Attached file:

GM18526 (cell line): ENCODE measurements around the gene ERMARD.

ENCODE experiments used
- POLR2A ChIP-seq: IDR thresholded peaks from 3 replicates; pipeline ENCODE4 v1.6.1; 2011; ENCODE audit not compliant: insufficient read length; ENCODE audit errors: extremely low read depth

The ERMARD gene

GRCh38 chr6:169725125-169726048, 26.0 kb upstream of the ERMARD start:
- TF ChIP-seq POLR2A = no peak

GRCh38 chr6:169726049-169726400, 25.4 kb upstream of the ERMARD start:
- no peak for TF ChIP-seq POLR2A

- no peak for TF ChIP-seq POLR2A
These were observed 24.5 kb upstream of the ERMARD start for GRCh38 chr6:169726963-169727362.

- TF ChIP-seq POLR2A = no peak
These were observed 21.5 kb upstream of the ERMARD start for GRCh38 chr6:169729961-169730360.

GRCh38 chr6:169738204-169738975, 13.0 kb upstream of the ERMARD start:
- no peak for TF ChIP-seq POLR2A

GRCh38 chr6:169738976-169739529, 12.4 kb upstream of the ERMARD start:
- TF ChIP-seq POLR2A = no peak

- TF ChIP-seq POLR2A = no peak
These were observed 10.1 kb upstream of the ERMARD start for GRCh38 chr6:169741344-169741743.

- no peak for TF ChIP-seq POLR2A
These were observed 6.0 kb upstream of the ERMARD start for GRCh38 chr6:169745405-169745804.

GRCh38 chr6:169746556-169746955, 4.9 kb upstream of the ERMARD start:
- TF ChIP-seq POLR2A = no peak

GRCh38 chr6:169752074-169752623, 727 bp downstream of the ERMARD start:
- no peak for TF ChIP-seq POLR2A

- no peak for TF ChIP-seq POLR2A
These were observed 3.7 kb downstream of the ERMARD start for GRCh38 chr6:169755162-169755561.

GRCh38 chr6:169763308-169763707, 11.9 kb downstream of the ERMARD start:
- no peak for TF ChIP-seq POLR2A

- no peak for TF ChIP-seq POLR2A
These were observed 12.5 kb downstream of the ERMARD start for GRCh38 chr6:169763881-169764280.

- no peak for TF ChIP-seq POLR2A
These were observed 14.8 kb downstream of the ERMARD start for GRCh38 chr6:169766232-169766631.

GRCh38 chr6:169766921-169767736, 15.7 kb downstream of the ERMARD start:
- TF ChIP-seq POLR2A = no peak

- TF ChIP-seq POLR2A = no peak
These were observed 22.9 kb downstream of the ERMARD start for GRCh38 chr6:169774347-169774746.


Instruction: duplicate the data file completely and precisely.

GM18526 (cell line): ENCODE measurements around the gene ERMARD.

ENCODE experiments used
- POLR2A ChIP-seq: IDR thresholded peaks from 3 replicates; pipeline ENCODE4 v1.6.1; 2011; ENCODE audit not compliant: insufficient read length; ENCODE audit errors: extremely low read depth

The ERMARD gene

GRCh38 chr6:169725125-169726048, 26.0 kb upstream of the ERMARD start:
- TF ChIP-seq POLR2A = no peak

GRCh38 chr6:169726049-169726400, 25.4 kb upstream of the ERMARD start:
- no peak for TF ChIP-seq POLR2A

- no peak for TF ChIP-seq POLR2A
These were observed 24.5 kb upstream of the ERMARD start for GRCh38 chr6:169726963-169727362.

- TF ChIP-seq POLR2A = no peak
These were observed 21.5 kb upstream of the ERMARD start for GRCh38 chr6:169729961-169730360.

GRCh38 chr6:169738204-169738975, 13.0 kb upstream of the ERMARD start:
- no peak for TF ChIP-seq POLR2A

GRCh38 chr6:169738976-169739529, 12.4 kb upstream of the ERMARD start:
- TF ChIP-seq POLR2A = no peak

- TF ChIP-seq POLR2A = no peak
These were observed 10.1 kb upstream of the ERMARD start for GRCh38 chr6:169741344-169741743.

- no peak for TF ChIP-seq POLR2A
These were observed 6.0 kb upstream of the ERMARD start for GRCh38 chr6:169745405-169745804.

GRCh38 chr6:169746556-169746955, 4.9 kb upstream of the ERMARD start:
- TF ChIP-seq POLR2A = no peak

GRCh38 chr6:169752074-169752623, 727 bp downstream of the ERMARD start:
- no peak for TF ChIP-seq POLR2A

- no peak for TF ChIP-seq POLR2A
These were observed 3.7 kb downstream of the ERMARD start for GRCh38 chr6:169755162-169755561.

GRCh38 chr6:169763308-169763707, 11.9 kb downstream of the ERMARD start:
- no peak for TF ChIP-seq POLR2A

- no peak for TF ChIP-seq POLR2A
These were observed 12.5 kb downstream of the ERMARD start for GRCh38 chr6:169763881-169764280.

- no peak for TF ChIP-seq POLR2A
These were observed 14.8 kb downstream of the ERMARD start for GRCh38 chr6:169766232-169766631.

GRCh38 chr6:169766921-169767736, 15.7 kb downstream of the ERMARD start:
- TF ChIP-seq POLR2A = no peak

- TF ChIP-seq POLR2A = no peak
These were observed 22.9 kb downstream of the ERMARD start for GRCh38 chr6:169774347-169774746.